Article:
HPR demand lever height is set and checked. 

Screws are put through the exhaust can and O-rings are used to retain them. The tool is used to push the O-rings over the screws in one smooth movement. (Herman made it) Without it you wear off the skin on your fingertips pretty quickly.
Finally the two can halves are screwed together and torqued down.
Next the regulators go to the Quick Set fixture for a run.
After that they are put aside and checked in 24 hours and put aside again and checked 24 hours later before they are ready to be boxed up and sent to the new diver. 

I hope you enjoyed looking at part of what turns a pile of parts into an Argonaut Kraken regulator. 
Once again this is not a Repair or Service Post.
There are dozens of other steps and checkpoints I did not cover in these posts.

Sunday, May 1, 2016

Argonaut Kraken Main Body Assembly

Argonaut Kraken Main Body Assembly

UP FRONT.....This is not a technical or repair post....This is a very brief overview of the assembly process of the main body. DO NOT USE THIS AS ANY SORT OF REPAIR OR MAINTENANCE GUIDE.....A service guide would contain the dozens of small but important details necessary to follow when assembling the regulator....THIS POST DOES NOT CONTAIN THEM.
The Argonaut Kraken bodies arrive in their own numbered box. The manufacture assures me they thoroughly clean and dry each one before they are packaged. After I take it out of the box and give it a once over I use various tools to chase all the threads and cotton tip swabs to final clean all the ports and orifice. Next I put each one in the ultrasonic cleaner with some Dawn dish washing liquid and a little Crystal Simple Green for one minute and then use compressed scuba air to dry them.  When I assemble the bodies I only use Cristolube in the limited areas where lubricant is required.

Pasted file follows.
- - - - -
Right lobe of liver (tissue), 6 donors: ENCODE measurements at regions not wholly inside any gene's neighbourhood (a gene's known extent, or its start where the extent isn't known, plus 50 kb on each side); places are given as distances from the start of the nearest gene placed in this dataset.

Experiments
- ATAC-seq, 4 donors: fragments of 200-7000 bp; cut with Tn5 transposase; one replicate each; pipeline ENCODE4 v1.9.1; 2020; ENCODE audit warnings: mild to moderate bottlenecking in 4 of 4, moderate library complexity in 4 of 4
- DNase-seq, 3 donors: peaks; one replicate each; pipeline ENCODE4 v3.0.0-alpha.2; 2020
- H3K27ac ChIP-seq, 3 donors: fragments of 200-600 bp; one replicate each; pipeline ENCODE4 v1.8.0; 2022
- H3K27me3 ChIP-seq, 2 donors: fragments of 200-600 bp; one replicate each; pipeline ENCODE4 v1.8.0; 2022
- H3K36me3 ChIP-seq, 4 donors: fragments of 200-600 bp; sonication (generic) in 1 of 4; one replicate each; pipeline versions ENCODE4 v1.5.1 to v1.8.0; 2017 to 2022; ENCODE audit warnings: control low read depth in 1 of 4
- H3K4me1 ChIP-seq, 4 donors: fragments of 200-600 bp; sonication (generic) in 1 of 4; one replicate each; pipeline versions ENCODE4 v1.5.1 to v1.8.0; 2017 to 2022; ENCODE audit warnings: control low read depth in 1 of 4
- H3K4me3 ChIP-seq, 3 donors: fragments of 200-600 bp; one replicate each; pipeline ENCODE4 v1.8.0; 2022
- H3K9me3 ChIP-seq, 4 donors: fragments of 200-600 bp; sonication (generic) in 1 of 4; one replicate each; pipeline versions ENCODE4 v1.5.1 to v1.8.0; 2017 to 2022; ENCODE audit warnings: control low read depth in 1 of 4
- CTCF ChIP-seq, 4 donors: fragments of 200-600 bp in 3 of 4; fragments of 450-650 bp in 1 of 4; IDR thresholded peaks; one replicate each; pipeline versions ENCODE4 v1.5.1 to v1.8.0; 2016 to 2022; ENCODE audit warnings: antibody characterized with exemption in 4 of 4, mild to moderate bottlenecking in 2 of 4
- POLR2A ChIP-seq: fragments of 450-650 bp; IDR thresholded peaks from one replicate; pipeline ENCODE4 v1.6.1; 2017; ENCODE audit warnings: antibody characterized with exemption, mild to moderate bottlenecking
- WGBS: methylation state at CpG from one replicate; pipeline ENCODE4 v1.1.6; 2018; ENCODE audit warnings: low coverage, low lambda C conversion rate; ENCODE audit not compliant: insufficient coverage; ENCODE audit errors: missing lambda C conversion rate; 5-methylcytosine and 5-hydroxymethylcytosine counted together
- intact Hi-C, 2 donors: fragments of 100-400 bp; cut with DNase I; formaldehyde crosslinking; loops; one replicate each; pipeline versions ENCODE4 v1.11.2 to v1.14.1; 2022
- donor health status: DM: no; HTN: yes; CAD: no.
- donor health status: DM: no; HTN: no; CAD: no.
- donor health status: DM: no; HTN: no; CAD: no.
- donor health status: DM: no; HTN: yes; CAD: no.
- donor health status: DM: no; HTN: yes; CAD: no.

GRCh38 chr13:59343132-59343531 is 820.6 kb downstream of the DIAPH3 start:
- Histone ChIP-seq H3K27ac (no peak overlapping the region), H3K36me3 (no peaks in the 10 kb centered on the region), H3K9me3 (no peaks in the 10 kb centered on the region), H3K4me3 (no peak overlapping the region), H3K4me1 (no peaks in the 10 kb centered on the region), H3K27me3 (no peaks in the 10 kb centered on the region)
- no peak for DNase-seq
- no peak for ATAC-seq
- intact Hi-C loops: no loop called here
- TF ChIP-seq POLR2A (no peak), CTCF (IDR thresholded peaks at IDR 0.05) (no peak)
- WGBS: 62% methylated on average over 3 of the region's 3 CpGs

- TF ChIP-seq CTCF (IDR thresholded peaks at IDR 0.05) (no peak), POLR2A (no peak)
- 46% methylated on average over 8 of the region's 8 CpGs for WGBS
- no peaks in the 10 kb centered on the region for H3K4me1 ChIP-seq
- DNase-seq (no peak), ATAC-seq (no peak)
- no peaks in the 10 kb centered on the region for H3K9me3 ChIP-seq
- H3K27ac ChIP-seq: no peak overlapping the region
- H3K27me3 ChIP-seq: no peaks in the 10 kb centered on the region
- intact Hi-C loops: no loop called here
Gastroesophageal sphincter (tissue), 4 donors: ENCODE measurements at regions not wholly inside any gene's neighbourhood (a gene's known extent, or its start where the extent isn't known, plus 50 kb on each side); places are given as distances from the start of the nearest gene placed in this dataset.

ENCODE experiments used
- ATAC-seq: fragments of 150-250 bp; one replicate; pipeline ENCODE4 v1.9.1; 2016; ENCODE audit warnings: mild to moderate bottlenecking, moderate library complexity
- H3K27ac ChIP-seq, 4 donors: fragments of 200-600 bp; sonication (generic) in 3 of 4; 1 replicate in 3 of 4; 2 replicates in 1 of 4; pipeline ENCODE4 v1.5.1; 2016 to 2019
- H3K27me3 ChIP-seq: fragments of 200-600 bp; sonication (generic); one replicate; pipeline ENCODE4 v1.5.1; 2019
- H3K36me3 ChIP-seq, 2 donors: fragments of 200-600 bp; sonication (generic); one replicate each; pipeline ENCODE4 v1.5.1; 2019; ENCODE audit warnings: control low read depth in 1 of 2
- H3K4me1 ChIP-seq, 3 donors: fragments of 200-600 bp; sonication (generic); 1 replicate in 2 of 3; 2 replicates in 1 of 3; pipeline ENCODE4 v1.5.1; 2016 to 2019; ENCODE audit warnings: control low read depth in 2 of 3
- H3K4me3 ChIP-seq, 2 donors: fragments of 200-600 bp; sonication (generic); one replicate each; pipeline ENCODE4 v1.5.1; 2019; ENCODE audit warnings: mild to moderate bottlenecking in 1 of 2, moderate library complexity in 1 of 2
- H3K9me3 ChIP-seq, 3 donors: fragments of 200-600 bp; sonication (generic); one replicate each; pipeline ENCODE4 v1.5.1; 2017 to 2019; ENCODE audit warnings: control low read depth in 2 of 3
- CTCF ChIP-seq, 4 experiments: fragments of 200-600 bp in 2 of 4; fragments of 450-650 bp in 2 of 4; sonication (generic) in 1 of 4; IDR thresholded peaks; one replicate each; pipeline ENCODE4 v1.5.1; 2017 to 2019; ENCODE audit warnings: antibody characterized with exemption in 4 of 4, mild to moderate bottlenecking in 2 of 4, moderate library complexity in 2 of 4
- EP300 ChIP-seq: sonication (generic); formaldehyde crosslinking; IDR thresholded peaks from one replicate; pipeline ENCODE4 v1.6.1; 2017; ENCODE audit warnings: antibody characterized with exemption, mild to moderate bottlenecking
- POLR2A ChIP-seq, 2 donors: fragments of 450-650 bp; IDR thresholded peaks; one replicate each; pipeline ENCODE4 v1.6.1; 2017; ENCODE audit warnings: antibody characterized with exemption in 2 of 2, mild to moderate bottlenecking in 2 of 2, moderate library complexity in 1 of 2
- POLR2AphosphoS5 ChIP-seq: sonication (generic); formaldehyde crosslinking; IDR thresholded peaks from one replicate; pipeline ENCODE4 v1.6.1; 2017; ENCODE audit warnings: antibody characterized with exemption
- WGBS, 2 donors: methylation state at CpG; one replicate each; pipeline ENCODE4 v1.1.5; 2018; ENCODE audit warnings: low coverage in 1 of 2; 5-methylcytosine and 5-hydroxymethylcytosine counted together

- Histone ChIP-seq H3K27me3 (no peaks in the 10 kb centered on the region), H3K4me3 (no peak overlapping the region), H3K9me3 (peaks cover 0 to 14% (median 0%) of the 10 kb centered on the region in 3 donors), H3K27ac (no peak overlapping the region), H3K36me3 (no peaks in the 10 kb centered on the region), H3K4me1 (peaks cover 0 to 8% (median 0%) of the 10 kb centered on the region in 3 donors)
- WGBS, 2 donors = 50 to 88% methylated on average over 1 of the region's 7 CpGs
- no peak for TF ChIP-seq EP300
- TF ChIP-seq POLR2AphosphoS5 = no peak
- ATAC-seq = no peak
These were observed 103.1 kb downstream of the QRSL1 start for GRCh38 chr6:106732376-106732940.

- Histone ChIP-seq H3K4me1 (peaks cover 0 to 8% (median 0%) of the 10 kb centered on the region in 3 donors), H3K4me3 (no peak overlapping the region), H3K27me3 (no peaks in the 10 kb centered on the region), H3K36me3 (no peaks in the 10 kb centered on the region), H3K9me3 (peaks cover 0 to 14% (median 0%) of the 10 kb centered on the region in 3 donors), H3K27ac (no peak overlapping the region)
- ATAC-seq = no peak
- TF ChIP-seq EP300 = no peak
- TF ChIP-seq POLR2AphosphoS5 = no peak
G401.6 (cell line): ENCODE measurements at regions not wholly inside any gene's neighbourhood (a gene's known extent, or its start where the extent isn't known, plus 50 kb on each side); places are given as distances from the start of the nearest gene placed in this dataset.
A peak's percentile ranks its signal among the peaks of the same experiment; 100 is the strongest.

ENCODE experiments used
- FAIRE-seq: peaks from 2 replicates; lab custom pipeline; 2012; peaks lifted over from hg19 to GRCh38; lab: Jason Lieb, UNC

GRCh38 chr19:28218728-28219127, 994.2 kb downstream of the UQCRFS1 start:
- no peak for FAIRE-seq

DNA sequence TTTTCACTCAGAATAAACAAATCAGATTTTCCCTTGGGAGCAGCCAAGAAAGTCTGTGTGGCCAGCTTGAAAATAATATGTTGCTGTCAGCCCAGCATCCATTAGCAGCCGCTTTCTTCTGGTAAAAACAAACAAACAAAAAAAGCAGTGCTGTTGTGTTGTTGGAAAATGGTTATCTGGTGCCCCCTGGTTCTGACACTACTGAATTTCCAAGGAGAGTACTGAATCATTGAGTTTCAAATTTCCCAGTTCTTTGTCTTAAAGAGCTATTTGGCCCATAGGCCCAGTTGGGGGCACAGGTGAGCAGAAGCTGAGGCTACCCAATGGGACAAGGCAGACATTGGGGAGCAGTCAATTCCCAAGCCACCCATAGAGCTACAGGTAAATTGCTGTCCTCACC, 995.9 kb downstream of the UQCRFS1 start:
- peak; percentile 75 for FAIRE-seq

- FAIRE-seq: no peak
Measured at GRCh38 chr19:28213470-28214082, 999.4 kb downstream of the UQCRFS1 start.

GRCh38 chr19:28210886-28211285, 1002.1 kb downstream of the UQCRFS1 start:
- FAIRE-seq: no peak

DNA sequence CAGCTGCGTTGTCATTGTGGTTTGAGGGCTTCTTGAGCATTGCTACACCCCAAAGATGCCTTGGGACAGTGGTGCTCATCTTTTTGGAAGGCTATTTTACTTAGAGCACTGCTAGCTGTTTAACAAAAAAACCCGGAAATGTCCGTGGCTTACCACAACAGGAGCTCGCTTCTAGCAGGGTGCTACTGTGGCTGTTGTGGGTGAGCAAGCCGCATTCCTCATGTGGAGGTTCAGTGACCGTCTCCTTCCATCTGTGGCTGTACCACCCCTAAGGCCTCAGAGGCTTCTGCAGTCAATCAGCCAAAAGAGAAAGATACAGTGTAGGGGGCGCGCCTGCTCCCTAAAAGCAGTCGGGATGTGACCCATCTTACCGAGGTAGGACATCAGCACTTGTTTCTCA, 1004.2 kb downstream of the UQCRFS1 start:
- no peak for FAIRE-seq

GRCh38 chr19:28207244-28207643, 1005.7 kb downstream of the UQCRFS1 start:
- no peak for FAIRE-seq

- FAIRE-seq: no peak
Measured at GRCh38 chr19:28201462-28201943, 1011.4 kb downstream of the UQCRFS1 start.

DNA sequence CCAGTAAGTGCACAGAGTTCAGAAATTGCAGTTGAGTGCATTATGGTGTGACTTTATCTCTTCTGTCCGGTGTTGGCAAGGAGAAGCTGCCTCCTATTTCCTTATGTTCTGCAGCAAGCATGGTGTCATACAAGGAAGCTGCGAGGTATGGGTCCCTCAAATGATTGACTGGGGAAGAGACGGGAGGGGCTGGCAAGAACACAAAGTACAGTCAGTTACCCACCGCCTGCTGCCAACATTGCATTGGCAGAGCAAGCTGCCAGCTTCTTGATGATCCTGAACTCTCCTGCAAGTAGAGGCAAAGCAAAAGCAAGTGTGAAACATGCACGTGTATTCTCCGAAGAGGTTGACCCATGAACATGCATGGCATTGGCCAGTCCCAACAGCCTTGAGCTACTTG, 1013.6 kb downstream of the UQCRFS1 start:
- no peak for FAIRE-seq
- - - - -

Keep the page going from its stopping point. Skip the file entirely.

First up are all the internal parts on the HP side 
Parts all go inside and a guide for the snap ring is placed on top. 
Next I use the amazing multipurpose Argonaut press made by Herman to gently guide everything together and let the snap ring lock into place. This can be accomplished using simpler hand tools that he makes but I like the feel and control assembling on the press give me.  
Next it gets flipped over and the high pressure diaphragm section is assembled. 

Next the 3 of the 4 port plugs are put in. Put the O-ring on the bottom of the yoke and then the nut is put on and tightened down. 

Finally a modified 2nd stage orifice is temporally installed so the intermediate pressure can be set. 

On to setting the intermediate pressure